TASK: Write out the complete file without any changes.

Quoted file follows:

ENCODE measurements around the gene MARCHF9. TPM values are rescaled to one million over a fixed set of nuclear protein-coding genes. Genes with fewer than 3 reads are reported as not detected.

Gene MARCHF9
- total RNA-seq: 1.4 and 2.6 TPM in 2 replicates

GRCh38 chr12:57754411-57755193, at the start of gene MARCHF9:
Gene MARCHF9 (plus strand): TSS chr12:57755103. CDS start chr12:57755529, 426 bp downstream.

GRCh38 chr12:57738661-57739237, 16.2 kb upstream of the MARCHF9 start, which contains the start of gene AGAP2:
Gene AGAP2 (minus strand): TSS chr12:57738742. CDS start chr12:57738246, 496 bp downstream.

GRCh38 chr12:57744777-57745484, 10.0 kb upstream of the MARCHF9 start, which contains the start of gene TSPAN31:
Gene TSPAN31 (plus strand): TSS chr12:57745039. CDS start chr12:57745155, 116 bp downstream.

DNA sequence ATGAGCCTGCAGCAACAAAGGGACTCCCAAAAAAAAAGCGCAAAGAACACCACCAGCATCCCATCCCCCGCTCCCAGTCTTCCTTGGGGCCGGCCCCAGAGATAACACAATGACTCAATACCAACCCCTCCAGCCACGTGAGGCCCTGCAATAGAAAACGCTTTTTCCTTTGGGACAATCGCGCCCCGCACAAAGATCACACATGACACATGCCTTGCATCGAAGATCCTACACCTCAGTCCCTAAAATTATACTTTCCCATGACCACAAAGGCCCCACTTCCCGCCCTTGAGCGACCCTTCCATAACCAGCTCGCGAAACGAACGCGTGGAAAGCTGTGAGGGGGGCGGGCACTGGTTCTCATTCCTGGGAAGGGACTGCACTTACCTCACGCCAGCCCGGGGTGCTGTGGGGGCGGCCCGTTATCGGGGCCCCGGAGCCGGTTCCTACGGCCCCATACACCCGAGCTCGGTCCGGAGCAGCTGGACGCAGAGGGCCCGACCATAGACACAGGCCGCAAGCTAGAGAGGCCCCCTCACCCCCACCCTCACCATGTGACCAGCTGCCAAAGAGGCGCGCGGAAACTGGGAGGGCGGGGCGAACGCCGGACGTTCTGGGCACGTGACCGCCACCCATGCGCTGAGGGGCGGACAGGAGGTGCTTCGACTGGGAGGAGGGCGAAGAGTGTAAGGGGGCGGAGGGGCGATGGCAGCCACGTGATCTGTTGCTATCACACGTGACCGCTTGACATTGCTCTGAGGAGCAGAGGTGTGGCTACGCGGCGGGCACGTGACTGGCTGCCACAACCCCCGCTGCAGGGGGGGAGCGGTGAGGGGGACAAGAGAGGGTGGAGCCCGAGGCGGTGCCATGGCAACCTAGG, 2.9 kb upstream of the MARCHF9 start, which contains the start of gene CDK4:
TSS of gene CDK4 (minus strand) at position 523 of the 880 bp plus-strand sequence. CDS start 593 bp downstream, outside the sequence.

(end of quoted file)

ENCODE measurements around the gene MARCHF9. TPM values are rescaled to one million over a fixed set of nuclear protein-coding genes. Genes with fewer than 3 reads are reported as not detected.

Gene MARCHF9
- total RNA-seq: 1.4 and 2.6 TPM in 2 replicates

GRCh38 chr12:57754411-57755193, at the start of gene MARCHF9:
Gene MARCHF9 (plus strand): TSS chr12:57755103. CDS start chr12:57755529, 426 bp downstream.

GRCh38 chr12:57738661-57739237, 16.2 kb upstream of the MARCHF9 start, which contains the start of gene AGAP2:
Gene AGAP2 (minus strand): TSS chr12:57738742. CDS start chr12:57738246, 496 bp downstream.

GRCh38 chr12:57744777-57745484, 10.0 kb upstream of the MARCHF9 start, which contains the start of gene TSPAN31:
Gene TSPAN31 (plus strand): TSS chr12:57745039. CDS start chr12:57745155, 116 bp downstream.

DNA sequence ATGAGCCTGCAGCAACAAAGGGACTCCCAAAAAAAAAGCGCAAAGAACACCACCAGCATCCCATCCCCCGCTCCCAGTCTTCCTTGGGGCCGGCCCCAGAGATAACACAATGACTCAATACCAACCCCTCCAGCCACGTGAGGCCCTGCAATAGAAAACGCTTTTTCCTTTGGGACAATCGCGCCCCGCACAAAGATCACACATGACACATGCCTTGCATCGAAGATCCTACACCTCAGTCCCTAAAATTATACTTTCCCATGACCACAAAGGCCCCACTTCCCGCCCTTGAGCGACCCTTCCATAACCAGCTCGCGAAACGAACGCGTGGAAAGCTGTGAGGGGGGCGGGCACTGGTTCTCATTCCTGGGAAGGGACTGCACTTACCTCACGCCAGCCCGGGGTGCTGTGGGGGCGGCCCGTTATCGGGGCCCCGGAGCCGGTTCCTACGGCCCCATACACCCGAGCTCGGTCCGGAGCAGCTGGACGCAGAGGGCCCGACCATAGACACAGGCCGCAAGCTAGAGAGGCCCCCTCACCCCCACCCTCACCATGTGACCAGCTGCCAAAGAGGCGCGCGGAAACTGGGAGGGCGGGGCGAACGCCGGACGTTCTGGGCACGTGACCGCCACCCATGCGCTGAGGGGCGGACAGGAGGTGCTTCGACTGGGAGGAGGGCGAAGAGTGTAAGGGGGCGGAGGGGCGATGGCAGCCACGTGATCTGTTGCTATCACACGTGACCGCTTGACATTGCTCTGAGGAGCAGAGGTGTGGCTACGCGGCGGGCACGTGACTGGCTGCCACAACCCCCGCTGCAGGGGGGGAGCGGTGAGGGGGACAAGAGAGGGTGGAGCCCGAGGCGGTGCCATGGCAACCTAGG, 2.9 kb upstream of the MARCHF9 start, which contains the start of gene CDK4:
TSS of gene CDK4 (minus strand) at position 523 of the 880 bp plus-strand sequence. CDS start 593 bp downstream, outside the sequence.